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Technical problem delays flights along East Coast

WASHINGTON — Air traffic was snarled on Saturday as many flights to and from airports throughout a large swath of the Northeast stretching from New York down to the Carolinas were delayed or canceled.

The Federal Aviation Administration blamed the problem on "technical issues" at an air traffic control center in Leesburg, Va. Around 4 p.m., the FAA said that the problem had been resolved.

Delays began building about 9:45 a.m., according to FlightRadar24, a flight monitoring website. Flights bound for airports in the Washington area were some of the most affected, including Washington's Reagan National Airport and Dulles International, as well as Baltimore-Washington International Thurgood Marshall Airport and Charlotte-Douglas International Airport in North Carolina.

By midafternoon, 50 percent of inbound flights and 42 percent of outbound flights had been canceled at Reagan National, and delays were averaging about three hours, according to FlightRadar24. In Baltimore, 58 percent of inbound flights and 36 percent of outbound flights had been canceled, and delays were averaging over an hour.

Flights departing from Newark Liberty International Airport in New Jersey and John F. Kennedy and LaGuardia airports in New York that normally fly over the Washington region as they head southward were also affected, although the FAA had said it was trying to route the flights around the affected area.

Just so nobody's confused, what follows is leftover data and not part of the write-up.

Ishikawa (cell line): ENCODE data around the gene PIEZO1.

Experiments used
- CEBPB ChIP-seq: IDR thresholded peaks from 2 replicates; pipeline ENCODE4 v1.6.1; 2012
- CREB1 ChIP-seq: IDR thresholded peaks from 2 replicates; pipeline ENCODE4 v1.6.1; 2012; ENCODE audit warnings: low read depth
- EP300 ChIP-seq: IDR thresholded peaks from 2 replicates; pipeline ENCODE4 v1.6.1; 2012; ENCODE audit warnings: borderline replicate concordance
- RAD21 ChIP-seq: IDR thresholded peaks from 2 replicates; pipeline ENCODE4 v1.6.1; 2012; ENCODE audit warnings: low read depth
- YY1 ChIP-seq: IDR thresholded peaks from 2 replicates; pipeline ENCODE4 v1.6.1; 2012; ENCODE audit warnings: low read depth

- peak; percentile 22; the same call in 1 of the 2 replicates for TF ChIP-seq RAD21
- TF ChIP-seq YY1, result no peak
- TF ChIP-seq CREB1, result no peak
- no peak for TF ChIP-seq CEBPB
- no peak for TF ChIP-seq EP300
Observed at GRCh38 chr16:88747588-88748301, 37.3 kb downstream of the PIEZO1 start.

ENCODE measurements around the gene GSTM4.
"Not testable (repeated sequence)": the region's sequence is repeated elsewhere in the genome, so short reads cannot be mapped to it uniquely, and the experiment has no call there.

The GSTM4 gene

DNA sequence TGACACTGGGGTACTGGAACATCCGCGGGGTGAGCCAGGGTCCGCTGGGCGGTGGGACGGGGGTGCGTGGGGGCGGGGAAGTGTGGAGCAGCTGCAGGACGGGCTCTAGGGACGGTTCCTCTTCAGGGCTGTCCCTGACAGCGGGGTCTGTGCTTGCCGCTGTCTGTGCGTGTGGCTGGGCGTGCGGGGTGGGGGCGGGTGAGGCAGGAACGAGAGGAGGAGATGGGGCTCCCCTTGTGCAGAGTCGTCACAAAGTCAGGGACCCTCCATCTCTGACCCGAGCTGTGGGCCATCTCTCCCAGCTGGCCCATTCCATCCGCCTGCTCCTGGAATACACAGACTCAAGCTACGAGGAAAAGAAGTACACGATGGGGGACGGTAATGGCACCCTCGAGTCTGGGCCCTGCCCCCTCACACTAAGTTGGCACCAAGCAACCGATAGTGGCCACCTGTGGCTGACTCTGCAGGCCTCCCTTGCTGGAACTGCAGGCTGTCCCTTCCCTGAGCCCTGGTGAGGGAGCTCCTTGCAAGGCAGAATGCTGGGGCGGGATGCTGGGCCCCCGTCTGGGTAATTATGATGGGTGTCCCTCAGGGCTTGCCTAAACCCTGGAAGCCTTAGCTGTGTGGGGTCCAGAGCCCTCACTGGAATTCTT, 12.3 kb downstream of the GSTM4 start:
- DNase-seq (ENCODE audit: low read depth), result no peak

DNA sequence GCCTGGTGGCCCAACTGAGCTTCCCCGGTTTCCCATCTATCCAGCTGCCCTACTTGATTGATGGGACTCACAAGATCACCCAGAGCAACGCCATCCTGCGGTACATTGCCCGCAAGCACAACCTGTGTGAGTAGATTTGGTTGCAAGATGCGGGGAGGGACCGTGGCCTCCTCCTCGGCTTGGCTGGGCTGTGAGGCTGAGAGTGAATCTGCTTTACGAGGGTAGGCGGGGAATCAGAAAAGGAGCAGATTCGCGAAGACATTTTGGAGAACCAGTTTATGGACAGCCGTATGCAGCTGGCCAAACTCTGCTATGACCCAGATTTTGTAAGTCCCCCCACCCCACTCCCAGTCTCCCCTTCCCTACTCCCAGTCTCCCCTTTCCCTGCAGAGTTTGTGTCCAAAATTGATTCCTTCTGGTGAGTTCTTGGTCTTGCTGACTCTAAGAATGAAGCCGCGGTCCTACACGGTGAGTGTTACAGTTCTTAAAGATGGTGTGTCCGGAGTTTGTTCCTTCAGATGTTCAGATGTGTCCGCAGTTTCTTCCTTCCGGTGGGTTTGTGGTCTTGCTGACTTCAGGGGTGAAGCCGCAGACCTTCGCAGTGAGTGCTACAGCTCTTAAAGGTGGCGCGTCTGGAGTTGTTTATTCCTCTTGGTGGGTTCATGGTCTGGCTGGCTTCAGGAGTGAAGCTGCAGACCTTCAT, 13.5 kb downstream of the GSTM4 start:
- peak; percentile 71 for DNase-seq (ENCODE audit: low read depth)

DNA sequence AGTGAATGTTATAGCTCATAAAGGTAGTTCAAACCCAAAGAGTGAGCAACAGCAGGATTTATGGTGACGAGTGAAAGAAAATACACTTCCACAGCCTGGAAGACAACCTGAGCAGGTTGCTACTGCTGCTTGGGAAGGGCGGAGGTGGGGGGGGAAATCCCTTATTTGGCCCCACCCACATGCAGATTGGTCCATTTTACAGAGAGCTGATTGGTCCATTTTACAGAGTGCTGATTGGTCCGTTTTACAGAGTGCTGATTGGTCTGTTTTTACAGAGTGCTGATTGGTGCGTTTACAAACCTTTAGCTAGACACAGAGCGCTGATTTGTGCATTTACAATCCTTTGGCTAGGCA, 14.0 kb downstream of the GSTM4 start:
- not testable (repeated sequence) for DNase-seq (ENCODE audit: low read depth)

FAA officials had no immediate estimate of how many flights were affected, but FlightRadar24 spokesman Ian Petchenik said it was certainly in the hundreds.

The FAA said the snarl was the result of an "automation problem" at the Leesburg center. The center handles high-altitude air traffic for the affected region. The problem wasn't believed to be caused by any accident or hacking.

Information posted online by the FAA indicated there was a problem with the En Route Automation Modernization computer system, also known as ERAM, at the Leesburg center.

The FAA finished installing the troubled computer system in the last of 20 high-altitude traffic control centers this year. The completion was years behind schedule.

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